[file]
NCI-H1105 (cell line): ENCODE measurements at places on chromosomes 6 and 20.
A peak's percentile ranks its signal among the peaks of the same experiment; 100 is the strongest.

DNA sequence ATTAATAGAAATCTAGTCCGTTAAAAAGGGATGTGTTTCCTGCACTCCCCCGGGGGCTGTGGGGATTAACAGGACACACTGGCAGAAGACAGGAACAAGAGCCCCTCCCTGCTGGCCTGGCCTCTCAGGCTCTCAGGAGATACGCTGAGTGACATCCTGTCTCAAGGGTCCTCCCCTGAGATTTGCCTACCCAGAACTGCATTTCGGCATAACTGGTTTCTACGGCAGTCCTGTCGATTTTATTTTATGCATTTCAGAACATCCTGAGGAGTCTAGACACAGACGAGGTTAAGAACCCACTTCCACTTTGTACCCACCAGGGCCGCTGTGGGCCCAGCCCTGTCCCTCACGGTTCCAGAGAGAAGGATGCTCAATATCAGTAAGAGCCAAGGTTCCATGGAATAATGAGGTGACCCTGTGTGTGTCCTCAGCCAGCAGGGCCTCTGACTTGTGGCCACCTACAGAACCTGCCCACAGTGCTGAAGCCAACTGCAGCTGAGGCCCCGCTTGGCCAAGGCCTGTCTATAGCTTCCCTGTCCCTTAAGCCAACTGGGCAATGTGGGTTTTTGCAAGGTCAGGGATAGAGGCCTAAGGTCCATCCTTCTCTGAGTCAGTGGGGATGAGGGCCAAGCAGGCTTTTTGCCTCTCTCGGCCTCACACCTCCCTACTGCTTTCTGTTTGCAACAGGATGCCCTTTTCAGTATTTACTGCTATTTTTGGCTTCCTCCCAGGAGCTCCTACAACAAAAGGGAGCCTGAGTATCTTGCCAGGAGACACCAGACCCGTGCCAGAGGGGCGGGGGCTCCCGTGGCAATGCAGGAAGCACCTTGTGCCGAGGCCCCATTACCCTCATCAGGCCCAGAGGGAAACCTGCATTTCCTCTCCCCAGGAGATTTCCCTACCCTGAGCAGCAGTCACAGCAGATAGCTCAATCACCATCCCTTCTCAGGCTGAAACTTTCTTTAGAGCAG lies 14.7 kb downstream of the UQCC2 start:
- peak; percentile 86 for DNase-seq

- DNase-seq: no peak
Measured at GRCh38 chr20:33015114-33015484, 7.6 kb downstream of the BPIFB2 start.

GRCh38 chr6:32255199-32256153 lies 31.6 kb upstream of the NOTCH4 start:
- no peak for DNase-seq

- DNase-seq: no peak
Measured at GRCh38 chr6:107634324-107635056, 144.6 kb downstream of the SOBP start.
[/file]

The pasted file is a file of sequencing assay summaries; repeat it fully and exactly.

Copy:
NCI-H1105 (cell line): ENCODE measurements at places on chromosomes 6 and 20.
A peak's percentile ranks its signal among the peaks of the same experiment; 100 is the strongest.

DNA sequence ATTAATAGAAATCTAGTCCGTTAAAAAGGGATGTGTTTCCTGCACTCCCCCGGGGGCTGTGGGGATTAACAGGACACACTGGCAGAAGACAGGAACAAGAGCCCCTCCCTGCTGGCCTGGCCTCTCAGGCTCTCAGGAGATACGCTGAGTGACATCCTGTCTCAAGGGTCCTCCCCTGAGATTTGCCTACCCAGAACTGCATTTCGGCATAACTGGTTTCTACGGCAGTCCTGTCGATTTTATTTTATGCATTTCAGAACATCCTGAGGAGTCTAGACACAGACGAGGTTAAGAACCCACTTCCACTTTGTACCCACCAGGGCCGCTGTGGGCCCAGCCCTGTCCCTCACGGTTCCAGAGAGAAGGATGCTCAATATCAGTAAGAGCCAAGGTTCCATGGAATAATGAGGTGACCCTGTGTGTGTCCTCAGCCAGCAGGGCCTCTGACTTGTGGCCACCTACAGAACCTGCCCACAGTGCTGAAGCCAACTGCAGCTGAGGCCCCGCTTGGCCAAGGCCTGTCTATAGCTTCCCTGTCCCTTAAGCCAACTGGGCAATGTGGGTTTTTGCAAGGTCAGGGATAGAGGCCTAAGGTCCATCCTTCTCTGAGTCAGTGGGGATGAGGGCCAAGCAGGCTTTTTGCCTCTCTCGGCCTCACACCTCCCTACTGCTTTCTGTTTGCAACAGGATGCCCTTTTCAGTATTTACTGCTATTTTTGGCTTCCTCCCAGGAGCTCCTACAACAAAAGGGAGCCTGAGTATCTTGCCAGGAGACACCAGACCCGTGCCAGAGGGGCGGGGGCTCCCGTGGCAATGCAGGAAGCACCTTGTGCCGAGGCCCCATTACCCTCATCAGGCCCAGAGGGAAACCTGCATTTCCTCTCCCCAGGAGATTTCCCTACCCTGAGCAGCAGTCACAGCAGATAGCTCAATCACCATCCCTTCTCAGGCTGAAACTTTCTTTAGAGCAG lies 14.7 kb downstream of the UQCC2 start:
- peak; percentile 86 for DNase-seq

- DNase-seq: no peak
Measured at GRCh38 chr20:33015114-33015484, 7.6 kb downstream of the BPIFB2 start.

GRCh38 chr6:32255199-32256153 lies 31.6 kb upstream of the NOTCH4 start:
- no peak for DNase-seq

- DNase-seq: no peak
Measured at GRCh38 chr6:107634324-107635056, 144.6 kb downstream of the SOBP start.